The theory’s broadest reading would deny all other state government entities — courts, election administrators, governors, independent redistricting commissions — any say in rules on elections or districts.
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That would upend centuries of legal tradition. State constitutions and courts have been a check on election laws for virtually all of the nation’s history, including during the extraordinary barrage of legal battles over election rules this year and in 2020.
But North Carolina Republicans argue that because setting “the times, places and manner” of holding elections was specifically assigned by the Constitution to state legislatures, state courts can no more overturn or modify election laws than they can override federal laws governing, say, clean water or worker safety.
“The reason, of course, that state courts don’t have any substantive role to play is that they’re not part of the legislature. It’s that simple,” said David B. Rivkin Jr., a constitutional lawyer and conservative commentator who has filed a friend-of-the-court brief in the case.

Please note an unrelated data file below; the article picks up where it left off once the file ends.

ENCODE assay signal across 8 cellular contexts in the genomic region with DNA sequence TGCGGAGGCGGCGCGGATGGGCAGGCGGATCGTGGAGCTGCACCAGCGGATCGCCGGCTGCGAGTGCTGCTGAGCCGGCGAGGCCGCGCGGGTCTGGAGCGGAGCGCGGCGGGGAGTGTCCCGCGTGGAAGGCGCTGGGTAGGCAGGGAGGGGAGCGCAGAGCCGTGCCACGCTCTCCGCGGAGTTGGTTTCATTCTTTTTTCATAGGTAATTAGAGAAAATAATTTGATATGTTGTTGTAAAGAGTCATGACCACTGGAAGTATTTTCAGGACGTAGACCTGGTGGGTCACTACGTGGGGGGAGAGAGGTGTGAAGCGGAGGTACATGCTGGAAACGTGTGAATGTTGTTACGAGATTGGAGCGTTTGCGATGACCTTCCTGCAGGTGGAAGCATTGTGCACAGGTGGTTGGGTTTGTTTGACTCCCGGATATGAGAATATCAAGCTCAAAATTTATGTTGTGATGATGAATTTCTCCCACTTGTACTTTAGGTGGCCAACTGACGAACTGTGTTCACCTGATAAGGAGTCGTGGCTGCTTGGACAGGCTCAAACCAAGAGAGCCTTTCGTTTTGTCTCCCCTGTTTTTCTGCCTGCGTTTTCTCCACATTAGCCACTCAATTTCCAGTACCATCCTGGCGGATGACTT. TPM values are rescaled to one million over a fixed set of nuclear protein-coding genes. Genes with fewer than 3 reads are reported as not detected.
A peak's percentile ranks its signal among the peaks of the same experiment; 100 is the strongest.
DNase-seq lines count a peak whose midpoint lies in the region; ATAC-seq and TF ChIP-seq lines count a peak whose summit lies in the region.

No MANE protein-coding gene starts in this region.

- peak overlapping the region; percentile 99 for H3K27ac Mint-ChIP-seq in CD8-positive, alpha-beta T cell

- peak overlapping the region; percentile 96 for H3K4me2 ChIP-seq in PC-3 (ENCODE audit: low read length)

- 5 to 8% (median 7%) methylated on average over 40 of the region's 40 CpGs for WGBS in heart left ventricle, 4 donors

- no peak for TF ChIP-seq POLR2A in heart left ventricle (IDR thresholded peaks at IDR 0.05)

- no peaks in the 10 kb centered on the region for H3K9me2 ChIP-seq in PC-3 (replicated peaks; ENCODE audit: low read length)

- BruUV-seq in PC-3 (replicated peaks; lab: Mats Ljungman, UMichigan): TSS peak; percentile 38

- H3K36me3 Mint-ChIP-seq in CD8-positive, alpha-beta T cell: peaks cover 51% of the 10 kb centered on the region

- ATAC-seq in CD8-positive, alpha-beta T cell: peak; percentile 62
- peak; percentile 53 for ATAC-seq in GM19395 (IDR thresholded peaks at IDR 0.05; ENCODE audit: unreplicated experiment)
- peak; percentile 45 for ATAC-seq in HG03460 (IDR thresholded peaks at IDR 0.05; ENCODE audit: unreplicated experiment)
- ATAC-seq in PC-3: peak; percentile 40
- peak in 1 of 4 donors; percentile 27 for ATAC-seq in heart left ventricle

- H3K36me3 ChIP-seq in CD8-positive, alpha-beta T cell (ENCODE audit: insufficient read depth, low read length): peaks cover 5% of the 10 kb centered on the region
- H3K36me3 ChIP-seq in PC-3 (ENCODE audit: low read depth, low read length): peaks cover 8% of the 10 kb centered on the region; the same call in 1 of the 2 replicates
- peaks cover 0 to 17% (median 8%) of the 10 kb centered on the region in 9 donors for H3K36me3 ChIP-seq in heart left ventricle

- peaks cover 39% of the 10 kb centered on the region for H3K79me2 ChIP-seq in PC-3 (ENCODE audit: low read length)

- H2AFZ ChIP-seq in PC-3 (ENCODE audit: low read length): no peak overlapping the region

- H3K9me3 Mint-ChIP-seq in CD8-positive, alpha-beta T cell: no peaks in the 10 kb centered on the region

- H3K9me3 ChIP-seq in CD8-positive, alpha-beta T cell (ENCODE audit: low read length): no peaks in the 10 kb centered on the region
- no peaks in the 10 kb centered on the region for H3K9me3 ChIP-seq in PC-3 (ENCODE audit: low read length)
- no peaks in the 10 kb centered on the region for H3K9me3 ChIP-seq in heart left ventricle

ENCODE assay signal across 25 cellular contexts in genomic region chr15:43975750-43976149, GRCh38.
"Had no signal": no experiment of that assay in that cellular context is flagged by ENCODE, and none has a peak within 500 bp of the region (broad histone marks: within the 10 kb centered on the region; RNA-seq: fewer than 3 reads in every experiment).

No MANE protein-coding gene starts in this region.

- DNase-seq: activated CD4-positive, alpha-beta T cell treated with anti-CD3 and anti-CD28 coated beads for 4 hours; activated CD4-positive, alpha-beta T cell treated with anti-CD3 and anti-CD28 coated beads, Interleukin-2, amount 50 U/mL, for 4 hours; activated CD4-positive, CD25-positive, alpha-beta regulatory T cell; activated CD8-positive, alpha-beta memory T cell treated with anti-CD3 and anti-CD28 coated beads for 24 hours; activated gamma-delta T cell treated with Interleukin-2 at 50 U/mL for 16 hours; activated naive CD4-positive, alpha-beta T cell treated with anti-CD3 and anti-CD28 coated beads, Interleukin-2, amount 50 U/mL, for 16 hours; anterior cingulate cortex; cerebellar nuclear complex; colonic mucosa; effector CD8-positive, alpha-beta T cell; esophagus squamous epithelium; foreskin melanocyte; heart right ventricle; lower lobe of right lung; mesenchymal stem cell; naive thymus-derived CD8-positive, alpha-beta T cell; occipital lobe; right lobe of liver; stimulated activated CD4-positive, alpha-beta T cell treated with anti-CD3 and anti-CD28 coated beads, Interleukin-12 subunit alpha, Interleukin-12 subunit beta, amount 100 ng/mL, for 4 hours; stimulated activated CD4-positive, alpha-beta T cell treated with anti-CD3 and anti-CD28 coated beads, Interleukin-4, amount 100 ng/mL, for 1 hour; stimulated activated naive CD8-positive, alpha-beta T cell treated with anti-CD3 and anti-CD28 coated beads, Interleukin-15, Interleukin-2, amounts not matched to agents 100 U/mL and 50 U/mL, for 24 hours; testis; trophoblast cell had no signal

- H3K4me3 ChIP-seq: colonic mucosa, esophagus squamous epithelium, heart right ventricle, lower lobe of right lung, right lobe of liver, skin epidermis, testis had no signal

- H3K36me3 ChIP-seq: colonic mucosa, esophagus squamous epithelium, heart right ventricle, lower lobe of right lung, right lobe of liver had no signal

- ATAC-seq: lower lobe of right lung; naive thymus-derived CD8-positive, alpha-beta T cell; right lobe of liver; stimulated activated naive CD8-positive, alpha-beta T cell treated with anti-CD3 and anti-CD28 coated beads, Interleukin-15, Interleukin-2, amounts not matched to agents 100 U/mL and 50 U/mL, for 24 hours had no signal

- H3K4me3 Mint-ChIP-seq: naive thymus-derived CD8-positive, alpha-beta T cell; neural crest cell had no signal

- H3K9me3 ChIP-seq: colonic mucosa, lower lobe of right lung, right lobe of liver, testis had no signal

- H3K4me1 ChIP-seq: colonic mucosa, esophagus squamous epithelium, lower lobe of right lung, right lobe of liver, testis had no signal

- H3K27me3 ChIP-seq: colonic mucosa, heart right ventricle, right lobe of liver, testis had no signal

“If you don’t like a redistricting map or a state election law, you can absolutely bring suit in federal and state court,” he added. “What you cannot do is rely on any substantive provision in the state constitution to take it down.”
Proponents of the theory also say another concept favored by conservatives — reading the Constitution by the plain meaning of its text, and not leavened with modern interpretations — supports their argument. The Constitution delegates duties to legislatures only three times. That was no idle choice, they argue.
“By its plain text,” North Carolina Republicans told the justices, the Constitution “creates the power to regulate the times, places, and manner of federal elections and then vests that power in ‘the Legislature’ of each state. It does not leave the states free to limit the legislature’s constitutionally vested power.”